The many flavours of honey
Honey is a well-loved food; hardly anyone will disagree. Honey can come from many floral sources, giving it the distinctive flavour of the flowers the nectar is drawn from - wildflowers, multi-flora, mustard, orange…wherever the bees go foraging, they regurgitate honey of that flavour.
Some time ago Zizira explorers had got in touch with a beekeeper from Assam’s Kamrup district for his honey derived from the nectar of litchi blossoms. As unprocessed honey is a product health conscious people are looking for, the team decided to visit the beekeeper and find out more. In late June 2017 we took a tourist cab to Jorabad, 80 km north of Shillong on the Shillong-Guwahati highway, and from there another vehicle eastwards to Khetri, 35 km away.
Rendezvous with a beekeeper of Assam
Mr. Arun Mitra, the beekeeper, was waiting for us at an appointed place, ready with his motorcycle. A pleasant man of 48, he welcomed us warmly and, wasting no time, lead us to the apiary, inside a sparsely populated farmland. It was located in a corner of a field, dotted mostly with arecanut palms. Mr. Mitra rents that small portion from a farm owner, to position his 80 or so beehives. He opened one of the beehives to show and explain the different chambers and parts of the hives and how the colony functions.
The rainy season is not the season for the bees to go out foraging, explains Mr. Mitra, as he pointed to the honey that sticks to one of the frames. Nectar is scarce and the weather unsuitable for flight. So, for the most of the season they remain close to their hives. That is why enough honey is left inside the hives for them to eat till the rains last. If, by chance, honey is scarce, sugar syrup is provided, otherwise they will not survive or desert the colony. This is called swarming and swarming is a discredit to the beekeeper.
The bees Mr. Mitra rears are of the European species Apis Mellifera. They have a larger body structure than Indian species and each hive yields 35-40 kgs per season. Honey is collected once a year, around December/January. Collection takes an entire day. It takes approximately 15 minutes to extract honey from each hive.
How honey is extracted
The honey collectors must be very careful and try not to agitate the bees too much, or they will sting. Bee stings are quite common and very unpleasant. So, a protective gear or ‘bee-veil’ has to be worn over the face. The roof and the crown board are first removed, to expose the super chamber and the frames that store honey. Some bees will swarm there, which must be ‘smoked’ with a ’smoker’ to calm them. Then, one by one, the frames are taken out, shaken gently once or twice, so that all bees drop into the super chamber. A slight brush, with a clean brush or broom, will push the remaining bees into the super chamber.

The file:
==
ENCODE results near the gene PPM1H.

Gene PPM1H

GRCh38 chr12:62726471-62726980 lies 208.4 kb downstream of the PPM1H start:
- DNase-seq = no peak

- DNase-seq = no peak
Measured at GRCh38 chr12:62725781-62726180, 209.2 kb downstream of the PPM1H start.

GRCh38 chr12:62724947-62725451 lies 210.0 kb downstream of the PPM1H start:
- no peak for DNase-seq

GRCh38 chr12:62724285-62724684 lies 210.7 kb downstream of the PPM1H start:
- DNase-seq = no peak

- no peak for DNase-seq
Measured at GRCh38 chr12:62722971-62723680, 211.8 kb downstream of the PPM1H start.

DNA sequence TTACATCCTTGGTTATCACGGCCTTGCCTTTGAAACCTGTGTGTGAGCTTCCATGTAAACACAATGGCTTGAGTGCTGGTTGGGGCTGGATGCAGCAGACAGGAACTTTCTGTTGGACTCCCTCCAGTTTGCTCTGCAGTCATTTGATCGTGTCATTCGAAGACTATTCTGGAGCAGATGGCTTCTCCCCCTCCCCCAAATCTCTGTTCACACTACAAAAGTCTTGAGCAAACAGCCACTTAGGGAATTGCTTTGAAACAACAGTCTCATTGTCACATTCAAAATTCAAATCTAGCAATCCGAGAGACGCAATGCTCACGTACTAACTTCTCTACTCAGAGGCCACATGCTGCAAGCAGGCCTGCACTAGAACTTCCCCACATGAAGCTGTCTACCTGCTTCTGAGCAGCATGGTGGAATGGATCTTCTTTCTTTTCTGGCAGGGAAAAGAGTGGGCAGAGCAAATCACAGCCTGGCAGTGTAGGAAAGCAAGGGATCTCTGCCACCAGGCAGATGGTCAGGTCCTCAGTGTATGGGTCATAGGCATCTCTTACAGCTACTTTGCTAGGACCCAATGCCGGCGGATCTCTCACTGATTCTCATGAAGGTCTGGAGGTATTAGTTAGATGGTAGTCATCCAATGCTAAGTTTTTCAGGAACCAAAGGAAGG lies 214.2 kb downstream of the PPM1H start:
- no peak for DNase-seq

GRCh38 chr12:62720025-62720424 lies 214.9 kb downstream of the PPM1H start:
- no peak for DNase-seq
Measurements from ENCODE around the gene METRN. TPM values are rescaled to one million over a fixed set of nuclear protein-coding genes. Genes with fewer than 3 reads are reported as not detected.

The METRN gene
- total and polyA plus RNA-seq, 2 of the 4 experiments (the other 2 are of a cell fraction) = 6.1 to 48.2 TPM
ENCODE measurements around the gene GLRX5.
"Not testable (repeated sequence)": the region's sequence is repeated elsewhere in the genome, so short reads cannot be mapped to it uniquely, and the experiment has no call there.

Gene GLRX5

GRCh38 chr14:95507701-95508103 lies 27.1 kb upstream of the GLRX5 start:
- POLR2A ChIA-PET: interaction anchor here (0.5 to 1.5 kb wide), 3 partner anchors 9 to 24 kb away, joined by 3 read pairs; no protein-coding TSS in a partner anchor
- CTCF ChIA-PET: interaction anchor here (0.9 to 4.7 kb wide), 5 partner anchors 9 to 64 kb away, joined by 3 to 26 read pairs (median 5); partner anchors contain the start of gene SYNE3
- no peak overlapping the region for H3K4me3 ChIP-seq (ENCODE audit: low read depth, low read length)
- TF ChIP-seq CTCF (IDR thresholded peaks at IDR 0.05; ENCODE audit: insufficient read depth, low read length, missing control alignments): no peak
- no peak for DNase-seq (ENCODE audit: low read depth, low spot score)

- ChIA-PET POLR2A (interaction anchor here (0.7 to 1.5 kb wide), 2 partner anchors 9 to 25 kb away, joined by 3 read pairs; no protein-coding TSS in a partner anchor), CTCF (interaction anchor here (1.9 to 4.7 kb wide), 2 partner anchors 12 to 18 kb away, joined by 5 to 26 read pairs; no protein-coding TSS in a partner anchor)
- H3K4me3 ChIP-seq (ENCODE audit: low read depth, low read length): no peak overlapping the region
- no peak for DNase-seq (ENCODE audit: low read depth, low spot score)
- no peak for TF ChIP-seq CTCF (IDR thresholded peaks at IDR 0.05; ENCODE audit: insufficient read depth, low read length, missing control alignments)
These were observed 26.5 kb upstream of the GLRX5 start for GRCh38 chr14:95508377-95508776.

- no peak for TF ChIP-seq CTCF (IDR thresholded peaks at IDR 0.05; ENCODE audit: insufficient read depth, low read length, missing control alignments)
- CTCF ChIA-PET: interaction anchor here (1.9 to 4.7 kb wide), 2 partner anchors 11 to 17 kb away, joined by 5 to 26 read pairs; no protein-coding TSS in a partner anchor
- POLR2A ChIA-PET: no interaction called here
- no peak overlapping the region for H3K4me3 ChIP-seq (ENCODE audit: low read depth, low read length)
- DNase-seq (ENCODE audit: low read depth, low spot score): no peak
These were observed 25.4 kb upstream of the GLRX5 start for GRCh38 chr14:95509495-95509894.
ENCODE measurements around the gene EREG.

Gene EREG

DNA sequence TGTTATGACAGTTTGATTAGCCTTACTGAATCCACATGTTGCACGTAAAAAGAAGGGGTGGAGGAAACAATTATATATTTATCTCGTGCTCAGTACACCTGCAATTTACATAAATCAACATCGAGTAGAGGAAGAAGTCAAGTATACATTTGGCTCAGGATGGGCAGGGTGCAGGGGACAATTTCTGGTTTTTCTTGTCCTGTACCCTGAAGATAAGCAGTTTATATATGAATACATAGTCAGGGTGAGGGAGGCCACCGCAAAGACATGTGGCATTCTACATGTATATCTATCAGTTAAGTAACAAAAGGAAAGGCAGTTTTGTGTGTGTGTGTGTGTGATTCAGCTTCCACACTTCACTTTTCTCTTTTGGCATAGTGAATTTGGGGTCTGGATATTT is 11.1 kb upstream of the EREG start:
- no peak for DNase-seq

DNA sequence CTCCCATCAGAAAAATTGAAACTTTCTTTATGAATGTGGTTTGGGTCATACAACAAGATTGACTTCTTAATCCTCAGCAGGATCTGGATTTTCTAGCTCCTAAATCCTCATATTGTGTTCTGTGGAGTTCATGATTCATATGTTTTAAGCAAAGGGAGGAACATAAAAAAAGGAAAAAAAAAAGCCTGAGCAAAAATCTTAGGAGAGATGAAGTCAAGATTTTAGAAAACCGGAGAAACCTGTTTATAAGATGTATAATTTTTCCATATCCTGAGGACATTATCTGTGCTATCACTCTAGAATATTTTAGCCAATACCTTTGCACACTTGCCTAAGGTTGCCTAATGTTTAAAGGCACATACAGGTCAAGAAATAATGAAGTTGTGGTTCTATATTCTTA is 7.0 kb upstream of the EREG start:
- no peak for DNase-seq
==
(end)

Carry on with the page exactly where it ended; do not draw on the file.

The frames will have wax capping which need scraping off. After that, the frames are fixed onto spokes inside a cylindrical honey extractor, which is then rotated manually. By centrifugal force, all the honey separates, and falls to the bottom of the reservoir. The honey is then drained off through an attached tap. The honey collected is allowed to stand for 24 hours for the air bubbles to rise to the surface before bottling.
Mr.Mitra says care should be taken not to rotate the extractor at speeds above 400 rpm. Otherwise, the honeycombs will break. That is why manual extractors are safer than motorized ones.
The litchi orchard
We were curious to know how Mr. Mitra called his honey ‘litchi honey’ when all we could see was arecanut palms all around. We then drove to the other side of the field, and through a large gate, entered a pathway lined on either side with hundreds of litchi trees. This is a hundred acres of litchi orchard, says Mr. Mitra; it’s where the bees get their nectar. It was an awesome sight!
What is the yield and where does he sell
The previous year he got about 1200 kgs. This year he expected about 1600 kgs. His customers are mostly regular government outlets, exhibitions and shopping complexes. He also retails from home. Mustard honey and litchi honey are two popular brands his farm produces. Besides bee-keeping, Mr. Mitra has other engagements. He cultivates paddy, arecanut, vegetables etc besides pisciculture and cattle. Does he have labour problems? Not in beekeeping he says. That’s because he is also a bee-keeping instructor. But that’s another story altogether.
A true honey bee farming entrepreneur
All packaging and labeling is done in his home. In fact, Mr. Mitra is quite an entrepreneur. Besides honey and beeswax, he also manufactures and supplies all bee-keeping equipment. His home is a virtual factory. Bee-boxes, smokers, queen excluders, bee catcher boxes, bee-veils, honey extractors and others are manufactured by him. He does have about 20 bee colonies in his home site but these are the Indian Apis Cerana Indica honeybees. They are hardy bees, but they yield only about 12-15 kgs of honey per colony.Meet a #beekeeper who is passionate about his bees and his work Click To Tweet
Zizira’s good fortune
It is Zizira’s good fortune to have met Mr. Mitra. He is very passionate about his bees and his work. He was sorry that not much bee activity could be seen when we visited, as it was the rainy season. The best time to visit, he said, is blossom season, when one can see the bees at their busy best!
Zizira is happy to bring Litchi Honey to you, from an authentic and organic source.
It is Zizira’s endeavor to bring to you real-life stories about the farmers of the Northeast, the real heroes, mostly unsung and unheard of.
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